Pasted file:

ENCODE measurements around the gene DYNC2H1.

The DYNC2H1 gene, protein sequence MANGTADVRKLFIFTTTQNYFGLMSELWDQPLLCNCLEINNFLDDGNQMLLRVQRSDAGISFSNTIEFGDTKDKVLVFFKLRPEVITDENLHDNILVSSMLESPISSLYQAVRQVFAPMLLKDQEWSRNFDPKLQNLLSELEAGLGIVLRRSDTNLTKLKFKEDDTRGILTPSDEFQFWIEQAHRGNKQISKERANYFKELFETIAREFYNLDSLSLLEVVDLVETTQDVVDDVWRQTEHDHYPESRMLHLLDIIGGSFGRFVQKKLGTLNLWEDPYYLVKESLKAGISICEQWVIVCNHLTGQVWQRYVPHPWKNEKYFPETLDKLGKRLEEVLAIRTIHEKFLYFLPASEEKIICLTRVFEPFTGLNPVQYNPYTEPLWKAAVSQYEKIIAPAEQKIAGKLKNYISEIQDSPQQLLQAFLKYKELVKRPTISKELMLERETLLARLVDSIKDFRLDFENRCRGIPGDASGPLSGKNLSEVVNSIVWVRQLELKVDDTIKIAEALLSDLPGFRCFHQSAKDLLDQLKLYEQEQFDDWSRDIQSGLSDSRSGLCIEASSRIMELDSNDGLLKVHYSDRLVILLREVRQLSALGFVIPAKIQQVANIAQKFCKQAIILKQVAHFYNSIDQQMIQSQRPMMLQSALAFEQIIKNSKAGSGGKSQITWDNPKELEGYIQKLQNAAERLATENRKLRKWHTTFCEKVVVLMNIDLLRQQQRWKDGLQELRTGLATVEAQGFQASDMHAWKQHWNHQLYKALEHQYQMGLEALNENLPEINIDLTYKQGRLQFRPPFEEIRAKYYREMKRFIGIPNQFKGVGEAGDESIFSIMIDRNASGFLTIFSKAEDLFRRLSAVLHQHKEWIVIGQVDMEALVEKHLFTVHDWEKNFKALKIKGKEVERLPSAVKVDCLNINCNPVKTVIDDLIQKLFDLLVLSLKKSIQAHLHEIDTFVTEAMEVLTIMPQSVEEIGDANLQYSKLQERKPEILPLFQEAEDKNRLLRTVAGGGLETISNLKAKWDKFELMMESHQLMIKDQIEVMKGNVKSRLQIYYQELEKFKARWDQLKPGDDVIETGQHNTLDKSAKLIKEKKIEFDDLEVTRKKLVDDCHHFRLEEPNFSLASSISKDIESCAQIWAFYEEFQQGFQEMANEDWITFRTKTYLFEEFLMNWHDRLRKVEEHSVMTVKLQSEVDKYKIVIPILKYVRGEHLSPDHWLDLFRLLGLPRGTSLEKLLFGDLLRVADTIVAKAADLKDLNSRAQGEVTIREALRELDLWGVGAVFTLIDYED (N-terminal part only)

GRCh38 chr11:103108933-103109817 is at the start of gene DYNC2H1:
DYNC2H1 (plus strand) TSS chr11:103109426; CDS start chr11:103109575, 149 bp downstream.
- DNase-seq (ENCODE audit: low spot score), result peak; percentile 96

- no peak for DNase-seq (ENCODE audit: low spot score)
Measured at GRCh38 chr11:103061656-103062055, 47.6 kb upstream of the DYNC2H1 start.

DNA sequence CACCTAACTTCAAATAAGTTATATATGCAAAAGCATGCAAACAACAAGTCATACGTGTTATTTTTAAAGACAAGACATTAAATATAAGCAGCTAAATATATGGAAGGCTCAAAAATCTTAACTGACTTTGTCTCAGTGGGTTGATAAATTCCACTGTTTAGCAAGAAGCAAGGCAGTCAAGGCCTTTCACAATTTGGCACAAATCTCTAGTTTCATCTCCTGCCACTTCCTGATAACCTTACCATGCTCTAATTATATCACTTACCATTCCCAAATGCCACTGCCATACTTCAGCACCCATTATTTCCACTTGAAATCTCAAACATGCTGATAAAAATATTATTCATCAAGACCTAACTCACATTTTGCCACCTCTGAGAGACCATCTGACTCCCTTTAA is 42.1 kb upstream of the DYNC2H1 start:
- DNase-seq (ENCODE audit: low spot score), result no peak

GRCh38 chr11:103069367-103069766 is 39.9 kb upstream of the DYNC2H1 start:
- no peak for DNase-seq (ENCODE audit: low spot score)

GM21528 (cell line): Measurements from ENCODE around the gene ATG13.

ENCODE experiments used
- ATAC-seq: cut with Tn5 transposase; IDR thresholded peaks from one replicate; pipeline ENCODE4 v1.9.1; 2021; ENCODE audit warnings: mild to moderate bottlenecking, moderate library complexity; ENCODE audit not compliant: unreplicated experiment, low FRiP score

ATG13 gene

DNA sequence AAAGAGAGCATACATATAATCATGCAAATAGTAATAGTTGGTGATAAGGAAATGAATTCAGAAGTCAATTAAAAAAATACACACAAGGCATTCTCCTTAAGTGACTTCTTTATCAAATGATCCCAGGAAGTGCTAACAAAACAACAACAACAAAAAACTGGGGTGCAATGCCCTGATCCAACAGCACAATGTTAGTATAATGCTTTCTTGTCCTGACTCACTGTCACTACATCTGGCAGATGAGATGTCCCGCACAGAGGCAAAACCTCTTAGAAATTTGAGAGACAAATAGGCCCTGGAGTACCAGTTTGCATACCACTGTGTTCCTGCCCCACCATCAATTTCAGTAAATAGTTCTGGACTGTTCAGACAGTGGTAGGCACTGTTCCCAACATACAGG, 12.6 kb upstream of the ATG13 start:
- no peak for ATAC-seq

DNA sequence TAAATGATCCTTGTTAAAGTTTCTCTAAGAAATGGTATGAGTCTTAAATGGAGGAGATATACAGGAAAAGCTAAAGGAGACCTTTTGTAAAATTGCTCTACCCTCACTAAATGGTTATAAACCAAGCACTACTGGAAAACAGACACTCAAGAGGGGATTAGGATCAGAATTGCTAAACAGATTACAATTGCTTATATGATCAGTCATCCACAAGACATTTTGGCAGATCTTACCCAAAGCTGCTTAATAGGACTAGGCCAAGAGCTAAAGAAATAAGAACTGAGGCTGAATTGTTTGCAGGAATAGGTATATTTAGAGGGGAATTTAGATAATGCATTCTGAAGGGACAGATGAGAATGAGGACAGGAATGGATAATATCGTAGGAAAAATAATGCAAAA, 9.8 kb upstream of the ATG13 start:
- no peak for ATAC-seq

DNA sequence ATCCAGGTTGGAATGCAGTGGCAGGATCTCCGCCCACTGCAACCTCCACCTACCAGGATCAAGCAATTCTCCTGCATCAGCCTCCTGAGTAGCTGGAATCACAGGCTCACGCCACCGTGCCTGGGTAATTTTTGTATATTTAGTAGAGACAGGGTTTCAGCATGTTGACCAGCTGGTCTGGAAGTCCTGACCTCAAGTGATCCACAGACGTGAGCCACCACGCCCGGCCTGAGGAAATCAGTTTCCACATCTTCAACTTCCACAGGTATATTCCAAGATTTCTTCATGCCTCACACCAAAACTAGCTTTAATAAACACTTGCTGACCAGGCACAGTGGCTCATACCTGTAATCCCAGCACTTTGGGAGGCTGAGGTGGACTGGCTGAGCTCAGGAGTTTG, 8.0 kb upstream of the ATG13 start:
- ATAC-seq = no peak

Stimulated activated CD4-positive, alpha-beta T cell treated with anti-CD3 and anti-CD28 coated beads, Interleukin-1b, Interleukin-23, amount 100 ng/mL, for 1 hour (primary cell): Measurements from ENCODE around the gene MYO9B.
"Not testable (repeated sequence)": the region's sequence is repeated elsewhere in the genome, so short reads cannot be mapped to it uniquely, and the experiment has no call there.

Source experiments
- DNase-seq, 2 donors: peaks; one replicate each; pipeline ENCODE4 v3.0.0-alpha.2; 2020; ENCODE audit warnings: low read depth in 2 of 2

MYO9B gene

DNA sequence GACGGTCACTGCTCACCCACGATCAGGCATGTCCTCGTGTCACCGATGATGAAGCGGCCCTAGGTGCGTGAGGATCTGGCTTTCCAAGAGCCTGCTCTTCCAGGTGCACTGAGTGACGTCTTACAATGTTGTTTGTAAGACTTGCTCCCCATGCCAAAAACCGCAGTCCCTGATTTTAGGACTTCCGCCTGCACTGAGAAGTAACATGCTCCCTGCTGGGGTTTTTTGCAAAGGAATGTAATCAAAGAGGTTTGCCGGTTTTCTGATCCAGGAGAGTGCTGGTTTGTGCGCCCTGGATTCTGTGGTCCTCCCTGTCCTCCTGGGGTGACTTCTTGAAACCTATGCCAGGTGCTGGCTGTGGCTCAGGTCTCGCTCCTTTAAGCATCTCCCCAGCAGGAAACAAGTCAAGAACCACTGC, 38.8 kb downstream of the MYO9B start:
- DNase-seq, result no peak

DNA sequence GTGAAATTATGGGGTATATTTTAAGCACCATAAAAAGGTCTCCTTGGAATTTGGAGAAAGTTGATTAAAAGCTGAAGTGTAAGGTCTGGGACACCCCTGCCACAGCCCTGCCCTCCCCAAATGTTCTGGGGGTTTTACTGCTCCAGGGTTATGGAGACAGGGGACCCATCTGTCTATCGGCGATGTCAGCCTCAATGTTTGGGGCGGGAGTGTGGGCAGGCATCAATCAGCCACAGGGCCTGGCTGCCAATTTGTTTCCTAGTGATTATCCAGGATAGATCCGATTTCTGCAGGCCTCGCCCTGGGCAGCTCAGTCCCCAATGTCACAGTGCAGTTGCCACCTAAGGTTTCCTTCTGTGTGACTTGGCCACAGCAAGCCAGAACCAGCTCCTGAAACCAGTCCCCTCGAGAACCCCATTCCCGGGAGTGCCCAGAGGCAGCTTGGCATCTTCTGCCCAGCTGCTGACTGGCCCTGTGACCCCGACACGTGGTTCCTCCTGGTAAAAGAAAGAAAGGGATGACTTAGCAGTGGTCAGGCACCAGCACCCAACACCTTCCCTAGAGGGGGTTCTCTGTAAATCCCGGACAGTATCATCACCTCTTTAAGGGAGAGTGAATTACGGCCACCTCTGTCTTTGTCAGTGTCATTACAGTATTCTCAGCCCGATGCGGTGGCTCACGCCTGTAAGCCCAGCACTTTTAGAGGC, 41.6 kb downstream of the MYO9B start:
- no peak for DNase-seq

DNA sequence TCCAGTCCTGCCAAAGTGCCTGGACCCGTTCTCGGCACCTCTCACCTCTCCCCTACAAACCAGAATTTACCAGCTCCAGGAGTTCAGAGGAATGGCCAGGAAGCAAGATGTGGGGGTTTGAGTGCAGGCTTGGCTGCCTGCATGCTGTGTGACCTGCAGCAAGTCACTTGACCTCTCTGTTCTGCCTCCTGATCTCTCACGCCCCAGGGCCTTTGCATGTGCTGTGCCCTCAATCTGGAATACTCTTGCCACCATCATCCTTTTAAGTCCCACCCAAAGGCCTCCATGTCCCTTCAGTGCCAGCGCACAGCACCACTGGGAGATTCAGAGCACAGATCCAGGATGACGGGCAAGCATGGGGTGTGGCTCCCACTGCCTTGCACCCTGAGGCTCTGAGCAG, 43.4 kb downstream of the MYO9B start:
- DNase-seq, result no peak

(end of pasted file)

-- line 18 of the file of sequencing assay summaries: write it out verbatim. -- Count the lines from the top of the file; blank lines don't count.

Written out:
DNA sequence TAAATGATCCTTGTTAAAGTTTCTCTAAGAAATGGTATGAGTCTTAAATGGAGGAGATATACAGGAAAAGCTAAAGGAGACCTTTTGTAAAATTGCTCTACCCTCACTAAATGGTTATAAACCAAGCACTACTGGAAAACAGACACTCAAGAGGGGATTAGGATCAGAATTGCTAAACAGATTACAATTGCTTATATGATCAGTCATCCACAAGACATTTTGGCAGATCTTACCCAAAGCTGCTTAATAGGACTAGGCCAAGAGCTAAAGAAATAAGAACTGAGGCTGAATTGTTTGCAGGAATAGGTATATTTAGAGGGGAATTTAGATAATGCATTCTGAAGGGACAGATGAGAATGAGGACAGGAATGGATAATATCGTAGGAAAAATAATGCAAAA, 9.8 kb upstream of the ATG13 start: